President Donald Trump said Monday he expects to announce his pick for the Supreme Court by week’s end, before Justice Ruth Bader Ginsburg is buried, launching a monumental Senate confirmation fight over objections from Democrats who say it’s too close to the November election.
Conversations in the White House and Senate Majority Leader Mitch McConnell’s office are increasingly focused on two finalists: Amy Coney Barrett, who was at the White House on Monday, and Barbara Lagoa, according to a person granted anonymity to discuss the private deliberations. Trump himself confirmed they were among the top contenders.
Barrett has long been a favorite of conservatives and was a strong contender for the seat that eventually went in 2018 to Brett Kavanaugh. At the time, Trump told confidants he was “saving” Barrett for Ginsburg’s seat.
Trump said he is planning to name his pick by Friday or Saturday, ahead of the first presidential election debate. Ginsburg’s casket is to be on view mid-week on the iconic steps outside the court and later privately at the Capitol. She is to be buried next week in a private service at Arlington National Cemetery.
Democrats, led by presidential nominee Joe Biden, are protesting the Republicans’ rush to replace Ginsburg, saying voters should speak first, on Election Day, Nov. 3, and the winner of the White House should fill the vacancy.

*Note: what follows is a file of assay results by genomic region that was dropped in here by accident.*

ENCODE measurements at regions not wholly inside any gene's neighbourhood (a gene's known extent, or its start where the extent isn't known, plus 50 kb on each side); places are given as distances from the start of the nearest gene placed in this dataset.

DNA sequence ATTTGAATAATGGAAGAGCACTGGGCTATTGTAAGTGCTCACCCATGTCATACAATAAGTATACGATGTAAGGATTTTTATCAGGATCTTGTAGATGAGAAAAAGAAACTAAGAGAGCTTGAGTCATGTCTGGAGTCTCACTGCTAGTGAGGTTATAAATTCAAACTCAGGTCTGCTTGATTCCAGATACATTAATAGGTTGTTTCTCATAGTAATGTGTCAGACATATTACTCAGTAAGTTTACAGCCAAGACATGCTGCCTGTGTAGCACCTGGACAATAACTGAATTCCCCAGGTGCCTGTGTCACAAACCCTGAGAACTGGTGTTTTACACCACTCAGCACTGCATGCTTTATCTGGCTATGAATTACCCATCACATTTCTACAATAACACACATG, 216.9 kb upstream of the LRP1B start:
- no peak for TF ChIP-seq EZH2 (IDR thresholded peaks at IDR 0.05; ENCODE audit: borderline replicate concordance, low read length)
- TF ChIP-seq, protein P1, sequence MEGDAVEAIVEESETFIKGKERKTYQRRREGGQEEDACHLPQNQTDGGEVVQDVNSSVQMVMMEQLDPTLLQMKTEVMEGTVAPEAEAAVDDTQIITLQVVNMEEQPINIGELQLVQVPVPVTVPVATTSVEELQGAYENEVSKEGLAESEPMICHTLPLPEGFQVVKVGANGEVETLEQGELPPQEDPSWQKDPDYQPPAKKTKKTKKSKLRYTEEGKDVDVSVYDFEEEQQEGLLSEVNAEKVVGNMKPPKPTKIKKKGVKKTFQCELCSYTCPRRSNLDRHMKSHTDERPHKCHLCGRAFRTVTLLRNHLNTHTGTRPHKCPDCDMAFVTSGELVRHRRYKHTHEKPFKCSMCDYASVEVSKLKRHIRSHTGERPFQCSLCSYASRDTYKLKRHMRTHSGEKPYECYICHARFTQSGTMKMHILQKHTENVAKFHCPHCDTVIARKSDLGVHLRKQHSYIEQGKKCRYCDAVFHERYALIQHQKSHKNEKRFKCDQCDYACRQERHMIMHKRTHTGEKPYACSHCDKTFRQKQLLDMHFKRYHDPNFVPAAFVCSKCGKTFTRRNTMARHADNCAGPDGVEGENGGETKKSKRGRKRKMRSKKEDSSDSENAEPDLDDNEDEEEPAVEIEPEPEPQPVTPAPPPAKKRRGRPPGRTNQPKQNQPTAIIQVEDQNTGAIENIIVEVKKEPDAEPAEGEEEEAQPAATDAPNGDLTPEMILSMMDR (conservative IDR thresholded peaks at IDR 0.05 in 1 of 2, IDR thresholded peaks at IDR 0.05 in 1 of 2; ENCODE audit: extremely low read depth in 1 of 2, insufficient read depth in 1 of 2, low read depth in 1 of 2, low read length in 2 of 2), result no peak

Trump dismissed those arguments, telling “Fox & Friends,” “I think that would be good for the Republican Party, and I think it would be good for everybody to get it over with.”
The mounting clash over the vacant seat — when to fill it and with whom — injects new turbulence in the presidential campaign as the nation reels from the coronavirus pandemic that has killed nearly 200,000 people, left millions unemployed and heightened partisan tensions and anger.
Democrats point to hypocrisy in Republicans trying to rush through a pick so close to the election after refusing to vote on a nominee of President Barack Obama in February 2016, long before that year’s election. Biden is appealing to GOP senators to “uphold your constitutional duty, your conscience” and wait until after the election.
Ginsburg, 87, died Friday of metastatic pancreatic cancer. She would be the first woman to lie in state at the U.S. Capitol. Rosa Parks, the civil rights leader, lay in honor, after her death in 2005.
Lagoa has been pushed by some aides who tout her political advantages of being Hispanic and hailing from the key political battleground state of Florida.
McConnell vowed on Monday to have a vote “this year” on Trump’s nominee. With just over a month before the election, he said the Senate has “more than sufficient time.”
Announcing a nominee on Friday or Saturday would leave less than 40 days for the Senate to hold a confirmation vote before the election. No nominee has won confirmation that quickly since Sandra Day O’Connor — with no opposition from either party — became the first woman to serve on the Supreme Court in 1981.
Protesters are mobilizing for a wrenching confirmation fight punctuated by crucial issues before the court — healthcare, abortion access and even the potential outcome of the coming presidential election. Some showed up early Monday morning outside the homes of key GOP senators.
Trump said Monday he had five finalists, “probably four” — all women — and had started speaking to them over the past two days. He said his preference was for someone younger who could hold her seat for decades.